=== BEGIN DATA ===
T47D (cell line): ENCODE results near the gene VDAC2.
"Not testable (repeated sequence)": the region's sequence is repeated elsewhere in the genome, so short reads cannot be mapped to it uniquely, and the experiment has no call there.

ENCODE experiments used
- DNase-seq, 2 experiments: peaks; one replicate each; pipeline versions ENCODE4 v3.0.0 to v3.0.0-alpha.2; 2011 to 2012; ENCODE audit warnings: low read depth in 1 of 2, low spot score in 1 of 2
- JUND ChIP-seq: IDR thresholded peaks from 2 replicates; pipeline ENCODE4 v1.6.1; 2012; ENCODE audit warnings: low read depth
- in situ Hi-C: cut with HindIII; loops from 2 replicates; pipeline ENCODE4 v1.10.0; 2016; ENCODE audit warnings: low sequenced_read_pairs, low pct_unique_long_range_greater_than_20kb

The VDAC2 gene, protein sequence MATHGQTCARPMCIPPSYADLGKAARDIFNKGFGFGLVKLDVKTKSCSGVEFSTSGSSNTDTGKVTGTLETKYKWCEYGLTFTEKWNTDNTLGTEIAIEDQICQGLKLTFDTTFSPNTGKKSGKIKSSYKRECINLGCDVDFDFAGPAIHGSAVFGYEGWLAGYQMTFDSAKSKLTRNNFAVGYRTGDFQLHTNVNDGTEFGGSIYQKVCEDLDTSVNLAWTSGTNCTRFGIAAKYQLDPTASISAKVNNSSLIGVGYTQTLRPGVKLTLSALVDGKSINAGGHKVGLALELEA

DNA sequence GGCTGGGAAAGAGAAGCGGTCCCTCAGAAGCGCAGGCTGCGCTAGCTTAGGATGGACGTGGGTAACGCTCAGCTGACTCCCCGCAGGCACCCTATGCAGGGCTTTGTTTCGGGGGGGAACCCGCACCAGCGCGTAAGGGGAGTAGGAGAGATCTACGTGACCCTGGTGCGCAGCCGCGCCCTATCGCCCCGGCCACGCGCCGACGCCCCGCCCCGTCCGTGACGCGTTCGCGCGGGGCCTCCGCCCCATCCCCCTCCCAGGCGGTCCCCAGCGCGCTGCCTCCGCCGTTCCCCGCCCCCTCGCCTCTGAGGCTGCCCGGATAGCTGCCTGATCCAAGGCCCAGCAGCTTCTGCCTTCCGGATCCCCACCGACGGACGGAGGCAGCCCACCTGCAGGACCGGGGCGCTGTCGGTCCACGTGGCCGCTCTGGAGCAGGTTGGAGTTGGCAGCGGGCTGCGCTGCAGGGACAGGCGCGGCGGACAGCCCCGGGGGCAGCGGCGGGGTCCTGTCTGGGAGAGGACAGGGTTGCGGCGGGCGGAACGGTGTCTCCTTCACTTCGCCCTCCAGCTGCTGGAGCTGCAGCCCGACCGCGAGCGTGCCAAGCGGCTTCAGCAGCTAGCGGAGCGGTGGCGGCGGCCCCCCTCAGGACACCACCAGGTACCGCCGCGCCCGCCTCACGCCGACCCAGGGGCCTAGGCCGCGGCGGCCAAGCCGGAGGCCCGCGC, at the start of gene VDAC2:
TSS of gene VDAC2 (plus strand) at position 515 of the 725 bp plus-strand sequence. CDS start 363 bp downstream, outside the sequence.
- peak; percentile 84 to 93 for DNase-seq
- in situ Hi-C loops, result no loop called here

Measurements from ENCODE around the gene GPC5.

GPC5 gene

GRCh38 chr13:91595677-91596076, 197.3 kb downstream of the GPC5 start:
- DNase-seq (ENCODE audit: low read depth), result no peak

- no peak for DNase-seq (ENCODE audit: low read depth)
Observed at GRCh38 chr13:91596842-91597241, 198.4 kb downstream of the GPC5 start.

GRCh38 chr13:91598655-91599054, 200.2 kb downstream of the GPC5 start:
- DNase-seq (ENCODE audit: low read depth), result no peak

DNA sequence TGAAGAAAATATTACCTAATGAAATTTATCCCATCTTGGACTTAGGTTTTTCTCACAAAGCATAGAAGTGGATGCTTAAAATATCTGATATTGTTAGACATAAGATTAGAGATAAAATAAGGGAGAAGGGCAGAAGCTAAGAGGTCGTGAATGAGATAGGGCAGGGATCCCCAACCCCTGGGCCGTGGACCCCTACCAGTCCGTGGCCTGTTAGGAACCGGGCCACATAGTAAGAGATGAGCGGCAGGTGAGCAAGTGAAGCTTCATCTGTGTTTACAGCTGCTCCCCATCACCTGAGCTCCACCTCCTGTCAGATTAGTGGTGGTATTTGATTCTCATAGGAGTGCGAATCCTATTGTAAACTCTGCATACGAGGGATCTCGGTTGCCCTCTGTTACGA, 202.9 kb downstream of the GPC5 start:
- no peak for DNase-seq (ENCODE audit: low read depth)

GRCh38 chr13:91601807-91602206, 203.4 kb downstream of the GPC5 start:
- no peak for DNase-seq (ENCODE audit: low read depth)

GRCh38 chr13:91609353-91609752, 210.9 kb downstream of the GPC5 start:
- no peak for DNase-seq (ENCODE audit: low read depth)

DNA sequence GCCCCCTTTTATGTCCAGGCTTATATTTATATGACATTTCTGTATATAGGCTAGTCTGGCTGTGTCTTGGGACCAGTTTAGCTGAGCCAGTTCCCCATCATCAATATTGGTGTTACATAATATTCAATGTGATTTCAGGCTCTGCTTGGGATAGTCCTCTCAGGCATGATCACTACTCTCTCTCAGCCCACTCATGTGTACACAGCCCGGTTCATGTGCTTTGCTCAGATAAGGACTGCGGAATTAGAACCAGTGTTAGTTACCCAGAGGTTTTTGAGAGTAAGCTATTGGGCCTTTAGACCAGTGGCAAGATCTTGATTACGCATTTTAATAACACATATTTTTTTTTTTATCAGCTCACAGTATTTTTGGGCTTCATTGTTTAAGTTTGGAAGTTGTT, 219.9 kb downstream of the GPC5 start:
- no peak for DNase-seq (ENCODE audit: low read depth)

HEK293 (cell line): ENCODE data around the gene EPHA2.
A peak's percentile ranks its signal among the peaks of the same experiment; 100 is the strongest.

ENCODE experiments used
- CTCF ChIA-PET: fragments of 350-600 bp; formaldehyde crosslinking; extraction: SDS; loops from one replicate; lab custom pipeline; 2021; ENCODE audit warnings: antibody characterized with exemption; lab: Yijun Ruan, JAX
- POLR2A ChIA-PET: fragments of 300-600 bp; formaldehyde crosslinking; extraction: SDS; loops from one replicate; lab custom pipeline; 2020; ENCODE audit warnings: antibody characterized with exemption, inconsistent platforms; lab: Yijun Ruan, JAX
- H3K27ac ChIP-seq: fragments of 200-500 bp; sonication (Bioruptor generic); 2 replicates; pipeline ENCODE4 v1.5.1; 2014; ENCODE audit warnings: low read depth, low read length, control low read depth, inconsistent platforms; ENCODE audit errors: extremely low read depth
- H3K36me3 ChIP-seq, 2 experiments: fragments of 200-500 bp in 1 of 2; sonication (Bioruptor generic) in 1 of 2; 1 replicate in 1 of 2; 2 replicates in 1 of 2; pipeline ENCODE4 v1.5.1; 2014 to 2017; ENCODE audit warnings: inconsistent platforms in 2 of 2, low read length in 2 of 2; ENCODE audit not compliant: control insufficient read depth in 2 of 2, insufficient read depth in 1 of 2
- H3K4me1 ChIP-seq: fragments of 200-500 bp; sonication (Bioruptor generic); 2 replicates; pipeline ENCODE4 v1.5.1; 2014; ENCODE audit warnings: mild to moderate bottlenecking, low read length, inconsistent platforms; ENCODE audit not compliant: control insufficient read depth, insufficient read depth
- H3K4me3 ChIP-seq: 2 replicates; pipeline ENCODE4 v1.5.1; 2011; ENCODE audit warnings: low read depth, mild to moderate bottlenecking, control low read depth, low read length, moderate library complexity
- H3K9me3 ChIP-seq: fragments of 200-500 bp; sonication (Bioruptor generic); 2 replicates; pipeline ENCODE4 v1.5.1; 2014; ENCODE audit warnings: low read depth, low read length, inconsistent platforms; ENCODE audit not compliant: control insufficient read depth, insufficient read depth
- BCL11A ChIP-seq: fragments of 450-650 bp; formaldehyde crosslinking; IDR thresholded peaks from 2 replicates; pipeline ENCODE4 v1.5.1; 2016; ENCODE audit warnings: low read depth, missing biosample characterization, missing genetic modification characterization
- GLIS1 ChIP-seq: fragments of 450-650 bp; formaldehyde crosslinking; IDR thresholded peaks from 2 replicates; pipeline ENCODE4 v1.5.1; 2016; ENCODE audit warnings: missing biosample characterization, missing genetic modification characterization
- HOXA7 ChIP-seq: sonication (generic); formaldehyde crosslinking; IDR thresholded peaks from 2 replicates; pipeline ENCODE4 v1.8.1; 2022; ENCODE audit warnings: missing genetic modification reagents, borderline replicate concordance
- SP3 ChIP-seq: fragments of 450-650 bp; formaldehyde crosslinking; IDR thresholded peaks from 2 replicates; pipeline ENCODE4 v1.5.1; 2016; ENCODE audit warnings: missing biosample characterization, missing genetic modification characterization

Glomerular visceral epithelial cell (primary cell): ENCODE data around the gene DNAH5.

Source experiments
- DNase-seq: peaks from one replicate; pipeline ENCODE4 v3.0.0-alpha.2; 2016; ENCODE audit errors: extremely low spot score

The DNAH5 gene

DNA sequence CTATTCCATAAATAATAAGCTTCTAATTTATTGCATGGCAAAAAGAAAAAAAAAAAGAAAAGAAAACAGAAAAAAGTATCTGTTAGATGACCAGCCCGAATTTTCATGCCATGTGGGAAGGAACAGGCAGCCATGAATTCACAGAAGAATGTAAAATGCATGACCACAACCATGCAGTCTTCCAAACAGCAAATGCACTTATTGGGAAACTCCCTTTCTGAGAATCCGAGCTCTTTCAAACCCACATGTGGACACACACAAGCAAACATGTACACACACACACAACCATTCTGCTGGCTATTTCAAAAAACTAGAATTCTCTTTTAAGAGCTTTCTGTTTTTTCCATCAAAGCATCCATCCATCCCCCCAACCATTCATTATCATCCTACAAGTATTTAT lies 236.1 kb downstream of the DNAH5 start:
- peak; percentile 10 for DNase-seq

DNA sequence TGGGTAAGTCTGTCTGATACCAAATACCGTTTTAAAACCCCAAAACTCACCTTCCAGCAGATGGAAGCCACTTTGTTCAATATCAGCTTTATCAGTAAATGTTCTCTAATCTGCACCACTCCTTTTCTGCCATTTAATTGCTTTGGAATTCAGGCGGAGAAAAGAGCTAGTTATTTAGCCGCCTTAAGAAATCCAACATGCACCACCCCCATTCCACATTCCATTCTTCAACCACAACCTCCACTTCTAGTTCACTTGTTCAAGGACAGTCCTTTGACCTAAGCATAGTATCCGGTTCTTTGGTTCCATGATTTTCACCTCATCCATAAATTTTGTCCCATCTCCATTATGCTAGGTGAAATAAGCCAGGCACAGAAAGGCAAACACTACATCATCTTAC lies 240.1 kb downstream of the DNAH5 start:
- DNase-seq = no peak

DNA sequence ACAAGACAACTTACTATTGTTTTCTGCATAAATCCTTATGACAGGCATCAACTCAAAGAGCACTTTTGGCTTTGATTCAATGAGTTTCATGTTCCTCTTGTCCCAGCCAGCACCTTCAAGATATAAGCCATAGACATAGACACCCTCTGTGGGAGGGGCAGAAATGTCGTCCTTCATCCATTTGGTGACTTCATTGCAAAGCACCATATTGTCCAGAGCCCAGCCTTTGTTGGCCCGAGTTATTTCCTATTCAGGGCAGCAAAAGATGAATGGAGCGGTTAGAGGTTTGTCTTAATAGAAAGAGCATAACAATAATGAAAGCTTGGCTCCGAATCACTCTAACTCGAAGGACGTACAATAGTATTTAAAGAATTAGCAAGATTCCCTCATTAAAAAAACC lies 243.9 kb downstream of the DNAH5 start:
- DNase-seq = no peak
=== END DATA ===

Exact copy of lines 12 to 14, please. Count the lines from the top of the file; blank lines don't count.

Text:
Measurements from ENCODE around the gene GPC5.

GPC5 gene

GRCh38 chr13:91595677-91596076, 197.3 kb downstream of the GPC5 start: